State Unemployment Rates Mostly Steady in July

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The US Bureau of Labor Statistics today released its data on state and regional unemployment for July. Compared with June 2012 data, unemployment rates rose in 44 states, with 2 states and the District of Columbia posting drops in unemployment rates and 4 states had no change.

Compared with July 2011, the data looks a little better: 44 states and D.C. registered decreases in the unemployment rate, while 4 showed increases and 2 were unchanged. The unemployment rate in July was 8.3%, a drop of 0.8% from the July 2011 total.

The two states showing the largest month-over-month gains in unemployment were Alabama and Alaska, each seeing a rise of 0.5%. Another three states - Connecticut, Michigan, and Nevada - posted rises of 0.4%. The unemployment rate increases that hit 44 states could be evidence of a broad-based decline in US jobs.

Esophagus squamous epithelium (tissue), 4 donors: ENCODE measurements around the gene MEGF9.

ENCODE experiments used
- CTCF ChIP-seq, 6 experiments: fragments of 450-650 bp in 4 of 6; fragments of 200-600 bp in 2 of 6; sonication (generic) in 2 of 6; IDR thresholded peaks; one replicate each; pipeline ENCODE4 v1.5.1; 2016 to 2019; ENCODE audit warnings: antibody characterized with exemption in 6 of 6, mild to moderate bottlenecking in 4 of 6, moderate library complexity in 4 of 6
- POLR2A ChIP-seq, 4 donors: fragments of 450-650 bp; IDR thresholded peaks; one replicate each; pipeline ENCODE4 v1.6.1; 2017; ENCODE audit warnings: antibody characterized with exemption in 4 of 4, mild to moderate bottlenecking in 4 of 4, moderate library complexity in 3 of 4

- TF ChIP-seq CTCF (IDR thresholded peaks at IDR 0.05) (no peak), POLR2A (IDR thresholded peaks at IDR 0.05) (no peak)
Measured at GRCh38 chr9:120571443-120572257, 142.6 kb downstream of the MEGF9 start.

The better news is that only three states continue to post double-digit unemployment rates - Nevada, Rhode Island, and California. New Jersey, at 9.8% unemployment is close though. This is the lowest number since January 2009. Only two states, New York and New Jersey, had higher unemployment rates in July, although both states' rates were at a post-recession peak.

Month-over-month job gains were highest in California, which added 25,200 jobs in July. Michigan and Virginia each added more than 21,000 jobs, while New Jersey lost 12,000 and Alaska lost 3,400.

Year-over-year, only Rhode Island posted a statistically significant loss of jobs, seeing 7,300 jobs disappear. California has added 365,100 jobs since July 2011, Texas has added 222,500, New York has added 113,300, and Ohio has added 100,300 to lead in job gains.

So, we're better off than we were a year ago, but employment gains are painfully slow and move backwards as often as they move forward. It's also possible that more unemployed workers are re-entering the labor market as job openings and payroll numbers start rising.

Paul Ausick


Filed under: 24/7 Wall St. Wire, Economy, Research
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